After this Stefan went ahead with the following statement, “If there are no objections to the forming of the Unimog Freunde Club of South Africa, then forever hold your voice, we now call that the Unimog Freunde Club of South Africa is official from this moment on.”
The club was alive, the vision was a reality and the family was born on Saturday March 19, 2011 at about 11:00. Today, eleven years on, the Unimog Freunde Club of South Africa is a well- respected club with a core membership of around 45 Unimog owners, who between them own around 70 personal Unimogs.
Membership spans the whole of South Africa, as wide as Cape Town to Upington, East London to Durban with the bulk in Gauteng.
The club has now reached the point where it has started discussions to establish provincial chapters, very much in the line of motorcycle clubs. Our first out the blocks is the Western Cape, where quite a number of Unimogs live. Other provinces that are promising at this point are Mpumalanga and KwaZulu-Natal.
The club at this stage has one signature static gathering per year, which is the Pretoria Old Motor Club-hosted Cars in the Park, held annually, normally on the first Sunday of August, and has at least one big road trip per year to a destination which will allow for as many as possible to join.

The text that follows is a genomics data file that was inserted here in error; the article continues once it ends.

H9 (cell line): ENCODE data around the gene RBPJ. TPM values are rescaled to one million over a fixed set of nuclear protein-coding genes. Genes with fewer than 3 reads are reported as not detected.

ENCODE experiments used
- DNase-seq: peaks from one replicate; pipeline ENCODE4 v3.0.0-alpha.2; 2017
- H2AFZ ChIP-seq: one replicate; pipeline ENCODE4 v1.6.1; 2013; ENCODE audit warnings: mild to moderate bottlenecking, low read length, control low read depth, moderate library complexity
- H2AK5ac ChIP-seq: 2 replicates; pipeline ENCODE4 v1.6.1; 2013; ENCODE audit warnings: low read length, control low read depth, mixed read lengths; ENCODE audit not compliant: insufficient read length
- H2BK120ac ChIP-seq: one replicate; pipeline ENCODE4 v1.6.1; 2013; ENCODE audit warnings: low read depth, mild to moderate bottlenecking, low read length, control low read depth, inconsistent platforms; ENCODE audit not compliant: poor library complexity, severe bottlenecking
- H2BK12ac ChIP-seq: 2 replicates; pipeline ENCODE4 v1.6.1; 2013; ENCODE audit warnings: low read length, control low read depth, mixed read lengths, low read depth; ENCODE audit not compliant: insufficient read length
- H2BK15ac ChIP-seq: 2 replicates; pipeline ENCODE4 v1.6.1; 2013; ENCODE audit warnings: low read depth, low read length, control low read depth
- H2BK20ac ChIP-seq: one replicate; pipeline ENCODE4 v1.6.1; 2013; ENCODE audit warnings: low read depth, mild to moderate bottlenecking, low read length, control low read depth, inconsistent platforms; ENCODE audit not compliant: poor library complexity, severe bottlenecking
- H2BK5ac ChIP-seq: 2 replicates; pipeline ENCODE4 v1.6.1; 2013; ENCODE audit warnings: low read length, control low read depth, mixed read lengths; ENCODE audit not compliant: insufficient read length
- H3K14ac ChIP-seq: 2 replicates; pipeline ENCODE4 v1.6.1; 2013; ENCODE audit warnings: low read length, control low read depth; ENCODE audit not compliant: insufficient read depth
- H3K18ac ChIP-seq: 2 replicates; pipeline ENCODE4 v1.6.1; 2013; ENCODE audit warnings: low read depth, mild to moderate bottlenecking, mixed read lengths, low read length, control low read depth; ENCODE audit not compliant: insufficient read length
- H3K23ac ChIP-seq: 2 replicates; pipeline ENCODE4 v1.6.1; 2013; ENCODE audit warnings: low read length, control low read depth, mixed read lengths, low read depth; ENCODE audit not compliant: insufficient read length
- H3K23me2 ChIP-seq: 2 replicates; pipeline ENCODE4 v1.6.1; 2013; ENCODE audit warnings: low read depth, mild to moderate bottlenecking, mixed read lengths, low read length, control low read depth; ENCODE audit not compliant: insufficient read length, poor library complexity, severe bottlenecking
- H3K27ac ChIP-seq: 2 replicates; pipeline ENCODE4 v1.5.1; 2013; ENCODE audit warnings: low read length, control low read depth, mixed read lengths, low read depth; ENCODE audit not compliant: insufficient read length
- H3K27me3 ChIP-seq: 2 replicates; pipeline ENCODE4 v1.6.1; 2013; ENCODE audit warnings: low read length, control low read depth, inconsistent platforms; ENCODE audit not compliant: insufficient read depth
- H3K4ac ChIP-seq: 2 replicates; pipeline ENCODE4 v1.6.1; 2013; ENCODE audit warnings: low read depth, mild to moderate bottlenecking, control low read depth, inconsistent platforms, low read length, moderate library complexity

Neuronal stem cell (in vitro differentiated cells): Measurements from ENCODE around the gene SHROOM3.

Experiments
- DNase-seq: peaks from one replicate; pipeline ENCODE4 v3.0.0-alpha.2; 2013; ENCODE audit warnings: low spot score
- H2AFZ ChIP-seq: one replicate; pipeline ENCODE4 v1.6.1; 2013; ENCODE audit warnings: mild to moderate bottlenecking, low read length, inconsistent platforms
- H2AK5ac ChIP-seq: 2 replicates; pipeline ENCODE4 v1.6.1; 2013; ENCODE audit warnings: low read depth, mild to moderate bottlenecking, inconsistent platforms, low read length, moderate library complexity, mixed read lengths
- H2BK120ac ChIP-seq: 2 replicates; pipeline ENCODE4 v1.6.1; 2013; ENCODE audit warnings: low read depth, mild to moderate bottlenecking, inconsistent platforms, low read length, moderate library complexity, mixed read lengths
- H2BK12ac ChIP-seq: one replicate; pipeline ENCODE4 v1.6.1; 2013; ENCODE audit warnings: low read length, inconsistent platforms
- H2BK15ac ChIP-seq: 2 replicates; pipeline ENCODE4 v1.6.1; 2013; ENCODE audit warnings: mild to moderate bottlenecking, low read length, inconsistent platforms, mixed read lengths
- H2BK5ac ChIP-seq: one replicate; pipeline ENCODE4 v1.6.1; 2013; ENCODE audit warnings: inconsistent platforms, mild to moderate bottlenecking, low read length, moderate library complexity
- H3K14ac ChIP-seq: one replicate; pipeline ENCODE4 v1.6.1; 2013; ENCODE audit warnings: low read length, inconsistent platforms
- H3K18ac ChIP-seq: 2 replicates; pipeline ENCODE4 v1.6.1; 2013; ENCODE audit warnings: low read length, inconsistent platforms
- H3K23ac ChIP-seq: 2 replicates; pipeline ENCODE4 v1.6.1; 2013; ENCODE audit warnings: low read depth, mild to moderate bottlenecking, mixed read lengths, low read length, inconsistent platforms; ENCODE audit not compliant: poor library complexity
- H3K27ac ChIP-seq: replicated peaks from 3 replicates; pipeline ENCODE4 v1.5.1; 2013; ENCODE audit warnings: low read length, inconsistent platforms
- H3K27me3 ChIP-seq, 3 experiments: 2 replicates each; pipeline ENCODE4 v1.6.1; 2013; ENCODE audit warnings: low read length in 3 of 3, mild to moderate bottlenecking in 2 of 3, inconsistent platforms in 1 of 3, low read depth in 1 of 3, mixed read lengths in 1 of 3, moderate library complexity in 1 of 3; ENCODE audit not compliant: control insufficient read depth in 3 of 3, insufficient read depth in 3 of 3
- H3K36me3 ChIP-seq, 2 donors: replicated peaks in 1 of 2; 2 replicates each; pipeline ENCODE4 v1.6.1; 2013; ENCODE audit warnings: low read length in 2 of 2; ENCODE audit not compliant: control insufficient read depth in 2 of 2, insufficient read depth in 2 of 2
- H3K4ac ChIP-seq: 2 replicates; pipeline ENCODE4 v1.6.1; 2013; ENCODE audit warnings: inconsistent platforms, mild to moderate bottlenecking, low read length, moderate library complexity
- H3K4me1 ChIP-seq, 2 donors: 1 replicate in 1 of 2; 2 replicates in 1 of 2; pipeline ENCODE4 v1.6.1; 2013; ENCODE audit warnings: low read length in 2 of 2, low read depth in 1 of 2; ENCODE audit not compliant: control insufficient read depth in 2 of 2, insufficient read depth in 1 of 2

There are quite a number of short trips which normally are a little impromptu in nature and could see five or six Unimogs going somewhere (slowly) for a weekend.
Unimogs in the club span a large part of the existence of the vehicle, with the 1951 2010 of Daan, through to 2022 U4000s and U5000s.
Many Unimog owners are still “unaccounted for”, so the members of the club endeavours to find and attract every Unimog they encounter, to the club. Some owners use their Unimogs as workhorses, what they are built for, and thus do not join the club.